How to volunteer as a poll worker

First of all, do it! It’s one of the most immediate ways to assure the integrity of our elections; plus, you get to meet your neighbors. The best thing to do is visit your town or city’s page to fill out an online form-for example, here’s the information for becoming a poll worker in Boston.

Additional Massachusetts voting resources

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Meaghan Agnew is a Thrillist contributor.


Ditch your Phone for ‘Dome Life’ in this Pastoral Paradise Outside Port Macquarie 

A responsible, sustainable travel choice for escaping big city life for a few days.

nature domes port macquarie
Photo: Nature Domes

The urge to get as far away as possible from the incessant noise and pressures of ‘big city life’ has witnessed increasingly more of us turn to off-grid adventures for our holidays: polled travellers at the start of 2023 and 55% of us wanted to spend our holidays ‘off-grid’.  Achieving total disconnection from the unyielding demands of our digitised lives via some kind of off-grid nature time—soft or adventurous—is positioned not only as a holiday but, indeed, a necessity for our mental health. 

Tom’s Creek Nature Domes, an accommodation collection of geodesic domes dotted across a lush rural property in Greater Port Macquarie (a few hours’ drive from Sydney, NSW), offers a travel experience that is truly ‘off-grid’. In the figurative ‘wellness travel’ sense of the word, and literally, they run on their own independent power supply—bolstered by solar—and rely not on the town grid. 

Ten minutes before you arrive at the gates for a stay at Tom’s Creek Nature Domes, your phone goes into ‘SOS ONLY’. Apple Maps gives up, and you’re pushed out of your comfort zone, driving down unsealed roads in the dark, dodging dozens of dozing cows. Then, you must ditch your car altogether and hoist yourself into an open-air, all-terrain 4WD with gargantuan wheels. It’s great fun being driven through muddy gullies in this buggy; you feel like Laura Dern and Jeff Goldblum in Jurassic Park.  As your buggy pulls in front of your personal Nature Dome, it’s not far off that “Welcome…to Jurassic Park” jaw-dropping moment—your futuristic-looking home is completely engulfed by thriving native bushland; beyond the outdoor campfire lie expansive hills and valleys of green farmland, dotted with sheep and trees. You’re almost waiting to see a roaming brachiosaurus glide past, munching on a towering gum tree…instead, a few inquisitive llamas trot past your Dome to check out their new visitor.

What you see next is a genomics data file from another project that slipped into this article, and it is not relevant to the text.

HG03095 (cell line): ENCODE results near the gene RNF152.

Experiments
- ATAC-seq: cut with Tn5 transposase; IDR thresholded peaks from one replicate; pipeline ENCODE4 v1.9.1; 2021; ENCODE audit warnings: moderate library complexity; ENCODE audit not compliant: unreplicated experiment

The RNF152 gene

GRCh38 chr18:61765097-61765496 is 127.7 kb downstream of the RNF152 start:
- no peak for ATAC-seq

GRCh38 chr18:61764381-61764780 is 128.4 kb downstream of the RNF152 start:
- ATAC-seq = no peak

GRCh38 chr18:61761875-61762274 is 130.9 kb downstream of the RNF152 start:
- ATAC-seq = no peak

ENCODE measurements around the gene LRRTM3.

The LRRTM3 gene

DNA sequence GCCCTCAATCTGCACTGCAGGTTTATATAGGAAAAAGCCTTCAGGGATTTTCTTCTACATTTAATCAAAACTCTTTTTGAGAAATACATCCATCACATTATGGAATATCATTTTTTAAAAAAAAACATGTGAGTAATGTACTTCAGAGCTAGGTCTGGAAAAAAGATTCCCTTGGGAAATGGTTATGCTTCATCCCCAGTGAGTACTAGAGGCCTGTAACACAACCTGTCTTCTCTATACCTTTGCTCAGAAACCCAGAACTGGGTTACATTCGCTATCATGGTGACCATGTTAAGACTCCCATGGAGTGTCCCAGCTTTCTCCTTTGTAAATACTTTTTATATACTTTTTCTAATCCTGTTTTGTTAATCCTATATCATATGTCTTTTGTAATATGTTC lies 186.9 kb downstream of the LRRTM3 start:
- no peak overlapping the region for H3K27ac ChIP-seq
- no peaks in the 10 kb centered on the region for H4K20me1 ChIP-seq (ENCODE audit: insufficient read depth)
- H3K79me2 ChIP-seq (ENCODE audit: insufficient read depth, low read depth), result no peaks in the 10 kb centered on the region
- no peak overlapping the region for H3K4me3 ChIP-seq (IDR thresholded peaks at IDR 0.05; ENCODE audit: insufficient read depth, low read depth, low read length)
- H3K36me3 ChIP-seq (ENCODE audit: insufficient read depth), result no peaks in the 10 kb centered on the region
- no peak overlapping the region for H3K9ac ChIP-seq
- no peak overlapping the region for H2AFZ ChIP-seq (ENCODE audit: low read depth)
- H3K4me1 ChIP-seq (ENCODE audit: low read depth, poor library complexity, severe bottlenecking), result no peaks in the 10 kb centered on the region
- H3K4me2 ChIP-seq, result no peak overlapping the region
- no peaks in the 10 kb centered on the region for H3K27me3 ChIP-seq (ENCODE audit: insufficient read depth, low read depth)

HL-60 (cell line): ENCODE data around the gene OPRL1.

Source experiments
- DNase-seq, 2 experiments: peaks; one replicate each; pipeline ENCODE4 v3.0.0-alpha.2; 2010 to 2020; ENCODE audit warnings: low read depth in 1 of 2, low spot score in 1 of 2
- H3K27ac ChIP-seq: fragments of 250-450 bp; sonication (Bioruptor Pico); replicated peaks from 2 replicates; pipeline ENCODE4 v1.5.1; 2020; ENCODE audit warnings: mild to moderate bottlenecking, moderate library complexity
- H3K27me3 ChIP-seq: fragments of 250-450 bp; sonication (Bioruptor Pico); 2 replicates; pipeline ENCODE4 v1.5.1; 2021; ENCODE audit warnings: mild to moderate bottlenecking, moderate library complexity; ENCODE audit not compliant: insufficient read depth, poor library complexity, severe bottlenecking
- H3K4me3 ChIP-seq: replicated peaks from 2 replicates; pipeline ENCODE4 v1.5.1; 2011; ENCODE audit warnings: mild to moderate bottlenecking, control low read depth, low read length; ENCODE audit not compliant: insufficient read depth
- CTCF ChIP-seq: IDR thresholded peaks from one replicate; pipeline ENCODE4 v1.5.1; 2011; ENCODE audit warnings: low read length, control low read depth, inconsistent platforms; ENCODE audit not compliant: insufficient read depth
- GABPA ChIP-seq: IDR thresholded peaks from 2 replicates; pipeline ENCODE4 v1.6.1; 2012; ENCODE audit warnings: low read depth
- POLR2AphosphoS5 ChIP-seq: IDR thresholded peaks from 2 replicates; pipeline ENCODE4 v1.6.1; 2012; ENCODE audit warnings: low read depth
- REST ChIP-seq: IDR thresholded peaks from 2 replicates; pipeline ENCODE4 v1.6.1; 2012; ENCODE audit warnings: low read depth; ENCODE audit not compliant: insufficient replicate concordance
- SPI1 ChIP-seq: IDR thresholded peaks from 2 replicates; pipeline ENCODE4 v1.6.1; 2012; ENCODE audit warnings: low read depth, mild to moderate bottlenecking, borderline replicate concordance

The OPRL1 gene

To fully capture the awe of inhabiting a geodesic dome for a few days, a little history of these futuristic-looking spherical structures helps. Consisting of interlocking triangular skeletal struts supported by (often transparent) light walls, geodesic domes were developed in the 20th century by American engineer and architect R. Buckminster Fuller, and were used for arenas. Smaller incarnations have evolved into a ‘future-proof’ form of modern housing: domes are able to withstand harsh elements due to the stability provided by the durable materials of their construction and their large surface area to volume ratio (which helps minimize wind impact and prevents the structure from collapsing). As housing, they’re also hugely energy efficient – their curved shape helps to conserve heat and reduce energy costs, making them less susceptible to temperature changes outside. The ample light let in by their panels further reduces the need for artificial power.